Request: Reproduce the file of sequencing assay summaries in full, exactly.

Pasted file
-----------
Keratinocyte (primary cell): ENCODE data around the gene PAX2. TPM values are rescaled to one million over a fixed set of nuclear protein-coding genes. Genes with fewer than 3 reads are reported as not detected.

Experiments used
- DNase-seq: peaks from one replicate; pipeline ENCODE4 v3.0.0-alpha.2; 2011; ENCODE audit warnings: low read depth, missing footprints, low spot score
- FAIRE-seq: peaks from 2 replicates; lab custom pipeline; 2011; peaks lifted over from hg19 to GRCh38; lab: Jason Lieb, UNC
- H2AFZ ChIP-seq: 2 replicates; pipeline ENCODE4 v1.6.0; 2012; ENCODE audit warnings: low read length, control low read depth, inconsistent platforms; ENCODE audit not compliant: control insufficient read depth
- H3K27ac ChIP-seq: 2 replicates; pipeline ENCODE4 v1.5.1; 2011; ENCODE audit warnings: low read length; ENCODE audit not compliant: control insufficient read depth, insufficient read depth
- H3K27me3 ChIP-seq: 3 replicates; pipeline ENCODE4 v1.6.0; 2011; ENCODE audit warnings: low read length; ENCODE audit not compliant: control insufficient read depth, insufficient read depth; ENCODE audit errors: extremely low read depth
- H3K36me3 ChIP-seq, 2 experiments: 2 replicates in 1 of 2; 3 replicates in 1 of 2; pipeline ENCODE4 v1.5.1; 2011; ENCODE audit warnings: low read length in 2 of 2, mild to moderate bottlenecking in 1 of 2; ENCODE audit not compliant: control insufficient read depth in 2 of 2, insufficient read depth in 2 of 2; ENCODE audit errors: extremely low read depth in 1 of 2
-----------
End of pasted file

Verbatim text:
Keratinocyte (primary cell): ENCODE data around the gene PAX2. TPM values are rescaled to one million over a fixed set of nuclear protein-coding genes. Genes with fewer than 3 reads are reported as not detected.

Experiments used
- DNase-seq: peaks from one replicate; pipeline ENCODE4 v3.0.0-alpha.2; 2011; ENCODE audit warnings: low read depth, missing footprints, low spot score
- FAIRE-seq: peaks from 2 replicates; lab custom pipeline; 2011; peaks lifted over from hg19 to GRCh38; lab: Jason Lieb, UNC
- H2AFZ ChIP-seq: 2 replicates; pipeline ENCODE4 v1.6.0; 2012; ENCODE audit warnings: low read length, control low read depth, inconsistent platforms; ENCODE audit not compliant: control insufficient read depth
- H3K27ac ChIP-seq: 2 replicates; pipeline ENCODE4 v1.5.1; 2011; ENCODE audit warnings: low read length; ENCODE audit not compliant: control insufficient read depth, insufficient read depth
- H3K27me3 ChIP-seq: 3 replicates; pipeline ENCODE4 v1.6.0; 2011; ENCODE audit warnings: low read length; ENCODE audit not compliant: control insufficient read depth, insufficient read depth; ENCODE audit errors: extremely low read depth
- H3K36me3 ChIP-seq, 2 experiments: 2 replicates in 1 of 2; 3 replicates in 1 of 2; pipeline ENCODE4 v1.5.1; 2011; ENCODE audit warnings: low read length in 2 of 2, mild to moderate bottlenecking in 1 of 2; ENCODE audit not compliant: control insufficient read depth in 2 of 2, insufficient read depth in 2 of 2; ENCODE audit errors: extremely low read depth in 1 of 2